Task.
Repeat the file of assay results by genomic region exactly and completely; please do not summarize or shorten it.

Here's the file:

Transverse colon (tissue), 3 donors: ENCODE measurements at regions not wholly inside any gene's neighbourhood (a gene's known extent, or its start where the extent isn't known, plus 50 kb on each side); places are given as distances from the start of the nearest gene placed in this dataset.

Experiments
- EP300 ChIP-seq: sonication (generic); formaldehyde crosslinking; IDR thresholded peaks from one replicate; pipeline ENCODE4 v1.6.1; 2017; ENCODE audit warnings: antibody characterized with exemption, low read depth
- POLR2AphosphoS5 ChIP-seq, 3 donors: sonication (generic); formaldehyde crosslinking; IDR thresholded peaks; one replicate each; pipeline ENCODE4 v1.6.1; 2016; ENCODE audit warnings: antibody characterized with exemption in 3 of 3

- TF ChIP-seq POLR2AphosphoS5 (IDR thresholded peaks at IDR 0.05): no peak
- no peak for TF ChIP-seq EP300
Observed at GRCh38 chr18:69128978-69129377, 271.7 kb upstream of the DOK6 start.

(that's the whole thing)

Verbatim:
Transverse colon (tissue), 3 donors: ENCODE measurements at regions not wholly inside any gene's neighbourhood (a gene's known extent, or its start where the extent isn't known, plus 50 kb on each side); places are given as distances from the start of the nearest gene placed in this dataset.

Experiments
- EP300 ChIP-seq: sonication (generic); formaldehyde crosslinking; IDR thresholded peaks from one replicate; pipeline ENCODE4 v1.6.1; 2017; ENCODE audit warnings: antibody characterized with exemption, low read depth
- POLR2AphosphoS5 ChIP-seq, 3 donors: sonication (generic); formaldehyde crosslinking; IDR thresholded peaks; one replicate each; pipeline ENCODE4 v1.6.1; 2016; ENCODE audit warnings: antibody characterized with exemption in 3 of 3

- TF ChIP-seq POLR2AphosphoS5 (IDR thresholded peaks at IDR 0.05): no peak
- no peak for TF ChIP-seq EP300
Observed at GRCh38 chr18:69128978-69129377, 271.7 kb upstream of the DOK6 start.